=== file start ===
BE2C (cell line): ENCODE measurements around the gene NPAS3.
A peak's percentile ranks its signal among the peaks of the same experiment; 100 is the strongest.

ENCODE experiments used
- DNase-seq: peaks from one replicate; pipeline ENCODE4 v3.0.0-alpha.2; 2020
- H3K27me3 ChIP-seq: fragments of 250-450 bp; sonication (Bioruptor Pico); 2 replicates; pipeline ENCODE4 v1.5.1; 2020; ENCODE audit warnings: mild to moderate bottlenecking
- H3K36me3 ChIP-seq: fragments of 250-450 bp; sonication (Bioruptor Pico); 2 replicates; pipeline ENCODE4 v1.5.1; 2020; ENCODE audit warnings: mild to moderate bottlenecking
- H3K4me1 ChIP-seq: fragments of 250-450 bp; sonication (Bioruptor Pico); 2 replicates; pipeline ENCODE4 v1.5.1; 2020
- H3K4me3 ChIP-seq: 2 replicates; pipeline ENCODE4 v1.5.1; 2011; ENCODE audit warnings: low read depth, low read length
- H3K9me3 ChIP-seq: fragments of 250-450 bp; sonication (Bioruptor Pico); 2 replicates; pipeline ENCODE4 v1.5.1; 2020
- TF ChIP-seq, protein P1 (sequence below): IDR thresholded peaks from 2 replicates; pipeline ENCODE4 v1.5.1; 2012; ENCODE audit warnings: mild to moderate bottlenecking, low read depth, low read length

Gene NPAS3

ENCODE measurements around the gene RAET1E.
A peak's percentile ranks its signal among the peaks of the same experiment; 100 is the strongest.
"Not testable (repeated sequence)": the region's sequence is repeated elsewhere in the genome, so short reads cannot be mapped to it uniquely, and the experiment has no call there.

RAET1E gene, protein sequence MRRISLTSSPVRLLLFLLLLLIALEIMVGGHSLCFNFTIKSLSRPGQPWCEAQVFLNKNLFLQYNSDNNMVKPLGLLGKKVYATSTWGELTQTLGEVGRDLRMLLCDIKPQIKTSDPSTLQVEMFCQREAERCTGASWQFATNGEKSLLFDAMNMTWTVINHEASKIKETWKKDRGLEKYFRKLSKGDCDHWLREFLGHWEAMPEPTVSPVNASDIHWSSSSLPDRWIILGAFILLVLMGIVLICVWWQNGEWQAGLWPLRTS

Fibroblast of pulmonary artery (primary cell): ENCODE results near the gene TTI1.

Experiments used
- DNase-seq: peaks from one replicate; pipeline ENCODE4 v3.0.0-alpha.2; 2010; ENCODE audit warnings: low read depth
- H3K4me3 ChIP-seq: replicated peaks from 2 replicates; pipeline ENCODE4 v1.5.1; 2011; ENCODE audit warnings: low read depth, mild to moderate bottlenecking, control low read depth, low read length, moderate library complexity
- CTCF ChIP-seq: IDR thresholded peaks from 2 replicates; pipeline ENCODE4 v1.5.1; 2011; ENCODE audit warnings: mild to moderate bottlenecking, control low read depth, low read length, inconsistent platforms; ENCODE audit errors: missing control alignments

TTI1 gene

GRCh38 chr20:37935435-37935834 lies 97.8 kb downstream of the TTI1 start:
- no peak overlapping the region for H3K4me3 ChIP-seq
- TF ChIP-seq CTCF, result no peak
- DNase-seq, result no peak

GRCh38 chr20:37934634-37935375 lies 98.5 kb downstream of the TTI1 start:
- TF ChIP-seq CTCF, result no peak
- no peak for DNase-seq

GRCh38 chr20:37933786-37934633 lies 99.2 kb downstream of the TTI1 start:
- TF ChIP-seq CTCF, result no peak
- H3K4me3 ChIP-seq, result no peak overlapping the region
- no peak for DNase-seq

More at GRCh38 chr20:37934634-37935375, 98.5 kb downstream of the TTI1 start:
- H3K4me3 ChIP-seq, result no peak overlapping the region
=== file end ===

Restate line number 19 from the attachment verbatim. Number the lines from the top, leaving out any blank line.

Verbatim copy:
- H3K4me3 ChIP-seq: replicated peaks from 2 replicates; pipeline ENCODE4 v1.5.1; 2011; ENCODE audit warnings: low read depth, mild to moderate bottlenecking, control low read depth, low read length, moderate library complexity